We reported in February that preliminary work had begun to locate and design a critically needed crossing for wildlife in the Liberty Canyon corridor. This location is the last remaining linkage between the Santa Monica Mountains on the south and the Simi Hills on the north for large mammals, including mountain lions. Keeping the Liberty Canyon community as natural as possible, and with commercial development as low impact as possible are key to its success.
We are very concerned now about a fast-moving application our neighbor City of Calabasas has filed to annex 43 acres on the eastern edge of Liberty Canyon, now a part of L.A. County. A vacant office building is about to be occupied by a firm manufacturing and shipping electronic devices. Impacts of those operations will not fall on any Calabasas residents. Their closest residents are a half mile away. The impacts will all fall on 500 Liberty Canyon families, including commercial truck traffic, noise, night lighting, potential intensified weekend activity, etc. It is also precisely the wrong direction to head at the moment that the City's vision for the wildlife corridor is moving forward. Calabasas has been open that their move to annex the property is all about capturing the sales tax revenue.
It was disturbing to read in the April 17 Acorn that the Calabasas city manager "had previously spoken to Agoura Hills City Manager, Greg Ramirez, about whether his city would consider annexation of the land, and Ramirez reportedly said no." We sincerely hope that is not true, since this is an issue that should have been placed in front of the city council. Greg Ramirez has denied that he made such a statement.
Update: Greg Ramirez statement just sent to Agoura Hills Tomorrow: "The quote by Tony Coroalles is not correct or true, he has contacted me (and the Acorn) accordingly. The context of our conversation was, "had" the City of Agoura Hills ever attempted or considered annexing this land in the past. More specifically, was it identified in our most recent General Plan update as land that should be annexed by the City. My answer was no it was not."
Our concerns are magnified by the fact that Calabasas chose not to support the County's Local Coastal Plan last week. This visionary plan for protecting the natural resources in the coastal zone of the Santa Monica Mountains is historic and was seven years in the making. It was fiercely opposed by development interests, but supported by every major environmental group in the region, all the way from the Sierra Club to local HOAs. Agoura Hills Mayor Pro Tem Illece Buckley Weber spoke eloquently in support of the plan on behalf of our city. Calabasas stood silent. Only Councilmember Fred Gaines attended and spoke, and not for his city but for private clients who opposed the plan. This worries us.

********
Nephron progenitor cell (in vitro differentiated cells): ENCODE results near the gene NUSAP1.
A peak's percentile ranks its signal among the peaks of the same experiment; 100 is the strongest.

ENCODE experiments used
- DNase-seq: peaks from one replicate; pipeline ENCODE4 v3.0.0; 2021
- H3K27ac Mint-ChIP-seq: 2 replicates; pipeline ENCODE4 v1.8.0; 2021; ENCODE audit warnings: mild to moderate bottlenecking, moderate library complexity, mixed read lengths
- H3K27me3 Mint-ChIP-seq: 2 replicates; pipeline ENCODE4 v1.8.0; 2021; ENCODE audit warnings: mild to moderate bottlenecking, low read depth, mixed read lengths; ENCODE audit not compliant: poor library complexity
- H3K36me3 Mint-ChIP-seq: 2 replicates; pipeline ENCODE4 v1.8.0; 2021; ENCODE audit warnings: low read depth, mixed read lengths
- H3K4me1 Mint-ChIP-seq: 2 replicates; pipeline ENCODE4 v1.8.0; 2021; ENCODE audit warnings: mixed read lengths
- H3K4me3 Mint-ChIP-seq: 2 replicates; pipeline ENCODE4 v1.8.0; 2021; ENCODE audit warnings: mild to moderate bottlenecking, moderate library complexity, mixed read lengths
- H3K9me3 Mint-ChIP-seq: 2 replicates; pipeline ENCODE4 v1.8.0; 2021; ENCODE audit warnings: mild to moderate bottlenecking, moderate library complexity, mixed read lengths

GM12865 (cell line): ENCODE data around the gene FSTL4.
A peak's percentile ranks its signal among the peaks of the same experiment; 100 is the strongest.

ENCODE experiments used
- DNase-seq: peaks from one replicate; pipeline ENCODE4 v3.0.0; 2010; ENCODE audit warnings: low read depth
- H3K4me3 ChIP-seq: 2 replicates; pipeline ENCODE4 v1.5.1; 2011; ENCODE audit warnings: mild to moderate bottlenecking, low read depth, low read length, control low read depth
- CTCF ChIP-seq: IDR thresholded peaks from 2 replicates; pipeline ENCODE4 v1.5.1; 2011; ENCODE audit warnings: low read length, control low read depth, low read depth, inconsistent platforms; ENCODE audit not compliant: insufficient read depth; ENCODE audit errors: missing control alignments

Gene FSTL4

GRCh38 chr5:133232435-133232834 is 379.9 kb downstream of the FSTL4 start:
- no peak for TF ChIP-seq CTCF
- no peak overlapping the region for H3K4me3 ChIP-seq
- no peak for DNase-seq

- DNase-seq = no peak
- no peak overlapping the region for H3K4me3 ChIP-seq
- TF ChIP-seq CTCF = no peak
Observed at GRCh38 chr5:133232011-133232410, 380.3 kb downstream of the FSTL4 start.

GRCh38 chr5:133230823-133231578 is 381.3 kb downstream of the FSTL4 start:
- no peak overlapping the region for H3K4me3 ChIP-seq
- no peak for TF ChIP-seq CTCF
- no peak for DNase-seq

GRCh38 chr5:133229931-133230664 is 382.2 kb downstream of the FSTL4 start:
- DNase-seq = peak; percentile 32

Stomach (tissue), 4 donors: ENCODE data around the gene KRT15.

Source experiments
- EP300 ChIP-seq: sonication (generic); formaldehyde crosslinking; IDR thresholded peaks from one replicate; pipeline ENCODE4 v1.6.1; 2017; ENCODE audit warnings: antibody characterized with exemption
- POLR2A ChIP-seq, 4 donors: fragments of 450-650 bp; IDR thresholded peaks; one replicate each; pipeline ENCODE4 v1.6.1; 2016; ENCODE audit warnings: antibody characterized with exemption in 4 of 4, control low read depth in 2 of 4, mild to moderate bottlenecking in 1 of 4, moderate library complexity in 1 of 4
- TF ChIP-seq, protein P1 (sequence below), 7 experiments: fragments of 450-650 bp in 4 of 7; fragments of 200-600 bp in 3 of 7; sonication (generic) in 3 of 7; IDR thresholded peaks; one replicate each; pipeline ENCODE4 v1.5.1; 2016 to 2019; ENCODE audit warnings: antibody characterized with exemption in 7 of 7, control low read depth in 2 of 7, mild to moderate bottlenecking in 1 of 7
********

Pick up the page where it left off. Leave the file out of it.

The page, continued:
As former Agoura Hills Mayors, we believe that the Agoura Hills City Council must take action to protect Liberty Canyon residents and to preserve the viability of the Liberty Canyon wildlife corridor. When they meet on Wednesday, we hope they will do the following:
1. Immediately contact County Supervisor Zev Yaroslavsky and LAFCO (the annexing agency) to express the city's opposition to the Calabasas annexation application.
2. Begin the process of formally requesting that LAFCO instead designate the 43 acres as a Sphere of Influence of the City of Agoura Hills.
Primary access to the area is through Agoura Hills roads. By design, Agoura Road has been kept a two-lane rural road to slow traffic and protect the abundant wildlife in that area. Intensified commercial development and traffic across Liberty Canyon Blvd. is inconsistent with this goal. Because the impacts fall on Agoura Hills residents, our city should be the planning and zoning authority to make those decisions. The area in question is on the Agoura Hills side of the hill that forms the city's boundary, making it geographically a logical part of Agoura Hills. Because of the location, city services would be more easily provided by Agoura Hills and a designation as our Sphere of Influence is the logical choice.
If you agree, please let the City Council know that you want these decisions made by your city council, not by Calabasas.
Attend the City Council meeting at 6:00 p.m. and speak in opposition.
Send a letter to Mayor Koehler at firstname.lastname@example.org
Call City Hall at 818-597-7300 and leave a message.
Time is of the essence. We thank you.